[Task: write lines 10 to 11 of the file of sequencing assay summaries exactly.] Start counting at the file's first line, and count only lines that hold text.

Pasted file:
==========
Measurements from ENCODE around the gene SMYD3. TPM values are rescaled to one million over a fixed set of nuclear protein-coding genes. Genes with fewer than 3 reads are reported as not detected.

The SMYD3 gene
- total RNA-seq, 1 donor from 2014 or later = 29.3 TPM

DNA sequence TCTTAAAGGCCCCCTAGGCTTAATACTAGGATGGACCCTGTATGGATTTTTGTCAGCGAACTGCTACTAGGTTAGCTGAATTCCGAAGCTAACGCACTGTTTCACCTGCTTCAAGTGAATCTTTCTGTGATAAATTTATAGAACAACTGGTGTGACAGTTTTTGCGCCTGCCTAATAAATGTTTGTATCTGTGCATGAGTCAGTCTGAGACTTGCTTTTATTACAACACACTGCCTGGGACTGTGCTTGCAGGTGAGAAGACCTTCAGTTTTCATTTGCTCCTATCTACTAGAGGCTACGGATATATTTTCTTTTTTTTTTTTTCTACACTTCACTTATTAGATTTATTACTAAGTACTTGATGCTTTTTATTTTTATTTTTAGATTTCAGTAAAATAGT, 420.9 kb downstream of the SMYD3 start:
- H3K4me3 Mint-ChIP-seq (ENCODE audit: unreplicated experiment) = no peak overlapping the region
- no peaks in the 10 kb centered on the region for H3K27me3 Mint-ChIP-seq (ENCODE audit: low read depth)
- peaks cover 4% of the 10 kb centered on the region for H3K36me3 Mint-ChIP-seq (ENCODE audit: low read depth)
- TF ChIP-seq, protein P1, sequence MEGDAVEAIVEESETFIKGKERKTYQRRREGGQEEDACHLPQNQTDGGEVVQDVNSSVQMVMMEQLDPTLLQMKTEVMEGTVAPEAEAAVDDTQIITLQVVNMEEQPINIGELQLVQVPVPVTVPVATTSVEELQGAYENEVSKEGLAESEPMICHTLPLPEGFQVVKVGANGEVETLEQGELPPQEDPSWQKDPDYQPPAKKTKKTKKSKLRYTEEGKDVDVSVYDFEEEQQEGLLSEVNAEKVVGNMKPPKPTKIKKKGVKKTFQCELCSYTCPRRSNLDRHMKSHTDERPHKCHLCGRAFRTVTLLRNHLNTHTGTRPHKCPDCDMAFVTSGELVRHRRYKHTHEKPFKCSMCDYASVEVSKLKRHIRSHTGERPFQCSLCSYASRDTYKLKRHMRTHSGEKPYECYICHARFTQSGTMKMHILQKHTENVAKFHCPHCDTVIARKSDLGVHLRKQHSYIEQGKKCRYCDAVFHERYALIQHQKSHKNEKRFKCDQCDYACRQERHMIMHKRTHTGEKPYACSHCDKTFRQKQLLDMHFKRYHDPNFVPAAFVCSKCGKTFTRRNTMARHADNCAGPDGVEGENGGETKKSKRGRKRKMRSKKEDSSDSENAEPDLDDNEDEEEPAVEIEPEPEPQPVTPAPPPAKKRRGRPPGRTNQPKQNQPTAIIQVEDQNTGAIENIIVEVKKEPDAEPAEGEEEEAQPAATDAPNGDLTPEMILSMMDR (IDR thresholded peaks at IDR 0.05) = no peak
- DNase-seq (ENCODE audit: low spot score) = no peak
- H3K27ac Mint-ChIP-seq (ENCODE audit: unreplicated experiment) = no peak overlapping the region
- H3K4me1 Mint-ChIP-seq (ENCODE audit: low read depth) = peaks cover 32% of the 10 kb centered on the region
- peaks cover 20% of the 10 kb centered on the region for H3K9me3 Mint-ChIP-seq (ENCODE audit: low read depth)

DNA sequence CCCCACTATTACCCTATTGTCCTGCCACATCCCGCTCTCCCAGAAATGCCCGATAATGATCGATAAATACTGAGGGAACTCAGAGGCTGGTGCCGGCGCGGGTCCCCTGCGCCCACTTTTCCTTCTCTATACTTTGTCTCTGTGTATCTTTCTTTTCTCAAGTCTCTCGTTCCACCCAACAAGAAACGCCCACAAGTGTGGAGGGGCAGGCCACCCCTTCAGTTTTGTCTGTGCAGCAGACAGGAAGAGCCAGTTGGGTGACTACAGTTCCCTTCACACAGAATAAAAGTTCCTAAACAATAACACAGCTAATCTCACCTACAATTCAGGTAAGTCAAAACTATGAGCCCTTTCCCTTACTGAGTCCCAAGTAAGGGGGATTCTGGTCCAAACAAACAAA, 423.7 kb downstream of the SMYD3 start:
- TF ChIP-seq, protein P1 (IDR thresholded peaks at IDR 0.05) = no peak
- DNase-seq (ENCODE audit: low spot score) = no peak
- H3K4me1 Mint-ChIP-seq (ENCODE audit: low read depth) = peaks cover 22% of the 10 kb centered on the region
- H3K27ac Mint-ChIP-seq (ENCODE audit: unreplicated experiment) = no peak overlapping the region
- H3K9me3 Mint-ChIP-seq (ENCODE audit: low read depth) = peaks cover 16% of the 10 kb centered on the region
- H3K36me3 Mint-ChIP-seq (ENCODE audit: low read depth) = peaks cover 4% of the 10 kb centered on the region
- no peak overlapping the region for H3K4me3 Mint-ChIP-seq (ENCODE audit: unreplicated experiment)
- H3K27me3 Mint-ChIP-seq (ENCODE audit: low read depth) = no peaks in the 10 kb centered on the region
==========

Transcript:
- H3K27ac Mint-ChIP-seq (ENCODE audit: unreplicated experiment) = no peak overlapping the region
- H3K4me1 Mint-ChIP-seq (ENCODE audit: low read depth) = peaks cover 32% of the 10 kb centered on the region